State lotteries in America started in 1964 with sweepstakes. Then, more than two decades later, the state of Minnesota made a change — the state created a lottery system in 1988 after a referendum changed the state’s constitution. Now, an official state agency operates the Minnesota State Lottery.
When it first started, lottery sales declined. That’s when officials explored an idea to use game consoles and combine them with advancing online technology to bring online gaming into Americans’ homes. They thought this could convince people to buy more lottery tickets and play without having to buy them at a store.
The Lottery Idea
Minnesota officials designed a system that would use Nintendo equipment to play the state lottery from the comfort of people’s homes. A partnership between the Minnesota State Lottery and a technology company envisaged the development of a lottery cartridge for a modem-equipped Nintendo Entertainment System.
The proposed plan was to test the lottery system in many households across Minnesota in 1992. With lottery sales decreasing, officials hoped that new growth in sales would come from the home lottery ticket sales. Technology companies supported the plan and hoped it would create more interest in electronic commerce.
By partnering with the Minnesota Lottery program, Nintendo of America was developing a stock trading service for their system and an online gaming network that could reverse the decline in interest in video games. Nintendo promised to supply free modems where needed, while Minnesota would hand out NES consoles to homes that didn’t have the equipment.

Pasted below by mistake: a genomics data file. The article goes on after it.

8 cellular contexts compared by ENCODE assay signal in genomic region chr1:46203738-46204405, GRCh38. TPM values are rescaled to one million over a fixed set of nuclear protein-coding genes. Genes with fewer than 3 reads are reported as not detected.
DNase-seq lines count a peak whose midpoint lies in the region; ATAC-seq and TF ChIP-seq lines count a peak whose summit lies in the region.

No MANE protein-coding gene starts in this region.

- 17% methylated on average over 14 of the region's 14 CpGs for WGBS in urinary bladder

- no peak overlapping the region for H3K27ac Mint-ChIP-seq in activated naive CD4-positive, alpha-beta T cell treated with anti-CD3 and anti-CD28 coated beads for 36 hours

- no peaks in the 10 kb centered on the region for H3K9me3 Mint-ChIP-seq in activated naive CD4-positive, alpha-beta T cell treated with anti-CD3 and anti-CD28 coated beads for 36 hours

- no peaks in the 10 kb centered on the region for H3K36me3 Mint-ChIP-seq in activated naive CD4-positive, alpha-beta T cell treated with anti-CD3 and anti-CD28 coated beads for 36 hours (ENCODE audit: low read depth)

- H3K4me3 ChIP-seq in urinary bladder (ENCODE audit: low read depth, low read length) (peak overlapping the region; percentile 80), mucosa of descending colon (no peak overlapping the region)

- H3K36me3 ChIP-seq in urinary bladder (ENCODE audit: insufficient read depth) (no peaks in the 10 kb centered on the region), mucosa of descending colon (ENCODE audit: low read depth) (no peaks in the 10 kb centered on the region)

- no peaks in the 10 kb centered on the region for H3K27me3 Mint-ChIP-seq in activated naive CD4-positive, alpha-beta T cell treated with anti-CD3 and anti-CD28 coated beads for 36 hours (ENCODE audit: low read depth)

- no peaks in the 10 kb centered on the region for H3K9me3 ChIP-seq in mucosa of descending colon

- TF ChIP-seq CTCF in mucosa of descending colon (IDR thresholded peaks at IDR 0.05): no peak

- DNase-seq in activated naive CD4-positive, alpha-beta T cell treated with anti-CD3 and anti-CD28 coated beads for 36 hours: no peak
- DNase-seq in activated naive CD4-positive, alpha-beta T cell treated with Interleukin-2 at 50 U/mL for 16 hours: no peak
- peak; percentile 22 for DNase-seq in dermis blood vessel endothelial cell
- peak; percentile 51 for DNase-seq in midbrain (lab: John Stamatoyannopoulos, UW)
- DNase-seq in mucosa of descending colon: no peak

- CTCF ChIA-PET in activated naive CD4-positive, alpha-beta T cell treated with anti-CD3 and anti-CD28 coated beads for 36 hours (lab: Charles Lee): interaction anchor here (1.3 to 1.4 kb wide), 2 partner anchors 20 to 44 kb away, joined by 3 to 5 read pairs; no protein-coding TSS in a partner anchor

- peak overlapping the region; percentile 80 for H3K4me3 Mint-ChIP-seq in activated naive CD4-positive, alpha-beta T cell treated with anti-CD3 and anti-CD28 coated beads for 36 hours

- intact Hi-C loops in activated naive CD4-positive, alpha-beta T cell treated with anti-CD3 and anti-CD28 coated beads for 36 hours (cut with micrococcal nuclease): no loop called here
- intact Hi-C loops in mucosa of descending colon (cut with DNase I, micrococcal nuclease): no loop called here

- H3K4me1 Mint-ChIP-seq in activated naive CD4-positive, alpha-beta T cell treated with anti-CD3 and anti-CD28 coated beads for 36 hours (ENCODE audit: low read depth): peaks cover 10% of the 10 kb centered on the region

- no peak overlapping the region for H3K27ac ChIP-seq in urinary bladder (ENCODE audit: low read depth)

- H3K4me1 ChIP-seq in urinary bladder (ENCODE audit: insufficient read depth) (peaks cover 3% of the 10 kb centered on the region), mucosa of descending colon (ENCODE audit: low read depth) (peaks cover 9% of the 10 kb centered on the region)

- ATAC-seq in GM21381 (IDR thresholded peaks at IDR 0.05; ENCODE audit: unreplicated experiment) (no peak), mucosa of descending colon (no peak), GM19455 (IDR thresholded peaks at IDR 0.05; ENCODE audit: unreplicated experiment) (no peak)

Subscribers would play the Minnesota State Lottery centrally, using tokens bought separately and an intricate password system to identify and verify players. Subscribers had to pay $10 monthly for the service and would select their lottery numbers on their television sets at home via their accounts.
Pros and Cons
At the time, it was illegal in Minnesota for minors to play lottery games. The State Attorney General and others criticized the planned system, saying it would intentionally introduce children to gambling. Although the system was password-protected, with other safeguards to prevent unauthorized playing, they believed minors could bypass these measures.
Conversely, some people believed that the new system could have positive outcomes. They felt it would encourage people to use computers and phone lines to access the growing online world of information and services.
Also, some people thought that Nintendo’s association with a lottery could taint the company’s public image. According to authorities, Nintendo was receiving complaints about its video games that lacked suitable educational content.
The idea of the in-home lottery system did not materialize, as opposition by the state legislators combined with technological and political pressures to condemn the national roll-out plan. Consequently, Nintendo withdrew all its proposals and shelved its online technology.
Over the next three decades, the expansion and management of the lottery system remains controversial. Local retailers have lottery contracts and sell tickets.
Online casinos have advanced in this market segment as well. A wide variety of online slot games’ scratch cards, including games with online jackpots, have been introduced. Online technology has advanced into the gambling market and is, despite concerns, available in every home with an electronic device.